Veteran filmmaker Trevor Graham, who won an AFI Award in 1997 for his documentary about the life of Eddie Mabo (Mabo: Life of an Island Man), traces the history of this unlikely dish and its symbolic importance to the Arab people of the Middle East. A lawsuit brought against Israel by Lebanon in 2008 about the heritage of hummus inspired Graham to delve a little deeper into what place hummus holds in Middle Eastern culture, and maybe, its role in Middle East reconciliation.

Paul Kelly: Stories of Me

Paul Kelly: Stories of Me

Australia’s unofficial troubador laureate Paul Kelly has been capturing the Australian condition through his folk/rock/country music for decades, and has been called “one of the greatest songwriters I have ever heard, Australian or otherwise” by Rolling Stone editor David Fricke.

Paul Kelly: Stories of Me charts Kelly’s life, loves and losses, painting an intimate picture of a private man living in the public eye. The film, directed by Ian Darling, offers an exclusive insight into the man behind the fame, his creative processes and his remarkable catalogue of music.

Stay tuned to the AFI | AACTA blog as we post further updates throughout the festival.

Advertisements

On the Box: Australian Television 2012 – Part 1


By Simon Elchlepp

Now for the fourth year running, we preview some Australian television highlights coming up in the year ahead (you can find our stories from 2009, 2010 and 2011 to revel in a bit of TV nostalgia). As it’s already April, some of 2012’s highlights have already come and gone, but there are still plenty to look forward to. In fact, 2012 shapes up to be a particularly interesting year on the small screen, for while there are many continuing series building on successes of past seasons, there is an impressive number of original productions due to screen this year. The ABC, in particular, has increased its drama and comedy output dramatically in recent years, while the commercial networks seem more prepared to take the plunge on ‘event’ telemovies and mini-series than in previous years. What’s also notable is that Australian TV producers and writers keep mining the nation’s rich history for their inspiration, unearthing stories from both familiar and lesser known periods of Australia’s past.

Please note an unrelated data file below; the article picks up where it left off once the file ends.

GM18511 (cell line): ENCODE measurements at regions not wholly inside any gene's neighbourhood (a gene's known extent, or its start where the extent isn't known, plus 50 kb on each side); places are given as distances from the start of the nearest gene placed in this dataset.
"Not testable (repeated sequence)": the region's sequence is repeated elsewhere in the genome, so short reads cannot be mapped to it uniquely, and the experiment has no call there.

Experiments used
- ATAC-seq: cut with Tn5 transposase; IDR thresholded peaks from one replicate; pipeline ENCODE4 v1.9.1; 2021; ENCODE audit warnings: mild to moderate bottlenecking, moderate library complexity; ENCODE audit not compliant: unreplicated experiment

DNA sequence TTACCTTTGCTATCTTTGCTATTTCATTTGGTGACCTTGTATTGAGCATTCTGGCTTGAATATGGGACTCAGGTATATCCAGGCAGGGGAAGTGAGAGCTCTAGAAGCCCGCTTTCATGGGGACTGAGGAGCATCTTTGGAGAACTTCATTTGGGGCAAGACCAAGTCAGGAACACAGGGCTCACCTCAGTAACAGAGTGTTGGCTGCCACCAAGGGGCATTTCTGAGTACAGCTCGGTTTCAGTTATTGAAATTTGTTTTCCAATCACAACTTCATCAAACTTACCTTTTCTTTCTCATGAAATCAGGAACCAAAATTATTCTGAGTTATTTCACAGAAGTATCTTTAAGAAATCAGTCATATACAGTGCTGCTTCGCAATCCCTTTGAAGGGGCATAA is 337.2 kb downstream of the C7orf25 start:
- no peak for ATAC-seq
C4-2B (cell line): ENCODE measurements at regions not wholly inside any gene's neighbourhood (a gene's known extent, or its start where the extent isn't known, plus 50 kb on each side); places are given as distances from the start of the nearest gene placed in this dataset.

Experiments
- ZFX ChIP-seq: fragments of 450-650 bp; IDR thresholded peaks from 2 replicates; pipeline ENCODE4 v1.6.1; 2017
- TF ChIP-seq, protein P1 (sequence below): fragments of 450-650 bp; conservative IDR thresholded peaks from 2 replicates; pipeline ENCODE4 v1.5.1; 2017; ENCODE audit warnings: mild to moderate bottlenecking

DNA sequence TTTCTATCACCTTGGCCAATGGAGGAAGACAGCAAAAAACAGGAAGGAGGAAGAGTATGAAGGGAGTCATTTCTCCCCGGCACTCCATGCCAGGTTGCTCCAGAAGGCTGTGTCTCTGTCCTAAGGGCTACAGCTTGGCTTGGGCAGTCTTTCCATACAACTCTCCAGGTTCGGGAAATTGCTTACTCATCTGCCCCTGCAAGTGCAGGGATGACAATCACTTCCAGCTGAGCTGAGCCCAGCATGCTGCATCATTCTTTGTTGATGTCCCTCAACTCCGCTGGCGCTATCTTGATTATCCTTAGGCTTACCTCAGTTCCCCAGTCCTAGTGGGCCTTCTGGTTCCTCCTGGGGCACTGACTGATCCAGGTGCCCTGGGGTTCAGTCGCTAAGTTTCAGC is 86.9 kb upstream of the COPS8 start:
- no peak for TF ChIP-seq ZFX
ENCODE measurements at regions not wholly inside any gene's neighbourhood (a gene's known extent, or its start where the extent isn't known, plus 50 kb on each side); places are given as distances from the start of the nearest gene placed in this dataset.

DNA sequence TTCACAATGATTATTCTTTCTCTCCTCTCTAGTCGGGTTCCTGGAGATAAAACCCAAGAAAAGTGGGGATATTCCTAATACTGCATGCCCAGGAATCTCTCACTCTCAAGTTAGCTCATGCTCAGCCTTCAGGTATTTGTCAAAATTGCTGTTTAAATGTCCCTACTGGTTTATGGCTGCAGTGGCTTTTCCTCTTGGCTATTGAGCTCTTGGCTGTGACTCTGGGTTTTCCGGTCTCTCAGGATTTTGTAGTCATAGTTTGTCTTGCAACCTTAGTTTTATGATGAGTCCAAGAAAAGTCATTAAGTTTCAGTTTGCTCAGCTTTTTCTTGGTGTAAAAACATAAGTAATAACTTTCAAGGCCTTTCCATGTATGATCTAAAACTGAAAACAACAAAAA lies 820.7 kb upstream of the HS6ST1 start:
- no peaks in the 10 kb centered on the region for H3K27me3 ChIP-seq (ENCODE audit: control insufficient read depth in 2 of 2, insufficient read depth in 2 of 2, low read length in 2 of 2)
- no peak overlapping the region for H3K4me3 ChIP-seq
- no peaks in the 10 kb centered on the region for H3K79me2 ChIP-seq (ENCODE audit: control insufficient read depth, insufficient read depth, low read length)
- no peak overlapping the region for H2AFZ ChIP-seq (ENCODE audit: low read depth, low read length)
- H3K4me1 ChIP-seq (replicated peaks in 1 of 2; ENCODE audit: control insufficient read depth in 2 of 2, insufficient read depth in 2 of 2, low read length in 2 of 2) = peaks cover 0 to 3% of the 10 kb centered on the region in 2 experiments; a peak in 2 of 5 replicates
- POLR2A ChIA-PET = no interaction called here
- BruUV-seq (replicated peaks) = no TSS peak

The trend also continues for networks to offer more viewing flexibility, with online viewing services like the ABC’s iview, SBS’ On Demand and Network Seven’s Plus7, constantly improving the audience’s ability to catch up on viewing at times to suit their own schedules.

John Waters and Asher Keddie – OFFSPRING SEASON 3.

As in 2011, we’ll focus on the television categories celebrated in the AACTA Awards: Drama, Comedy & Light Entertainment and Children’s Television. Some shows that have premiered recently, or will do so in the next couple of weeks, are Randling – six-time AFI Award winner Andrew Denton’s long-awaited return as show host, as he presides over a battle of words between teams that include witty wordsmiths such as Julia Zemiro, Rob Carlton, Angus Sampson and Robyn Butler (from 2 May, ABC1); Laid Series 2, which sees Roo (Alison Bell) having her world turned upside down when she is introduced to her opposite – Marcus, who doesn’t kill everybody he has sex with, but heals them (from 2 May, ABC1); and  Offspring Series 3 (now showing on Wednesday nights, 8.30pm, Network Ten), in which Nina Proudman (Asher Keddie) faces more messy family challenges. We’ve also just seen the impressive telemovie Beaconsfield on the Network Nine.

As always, we can’t include everything, but here’s a taste of Australian content that’s still to appear on your telly in 2012. In Part 1 we’ll look at the Drama offerings. Next week, in Part 2, we’ll focus on Comedy & Light Entertainment and a couple of new Children’s shows set to debut this year.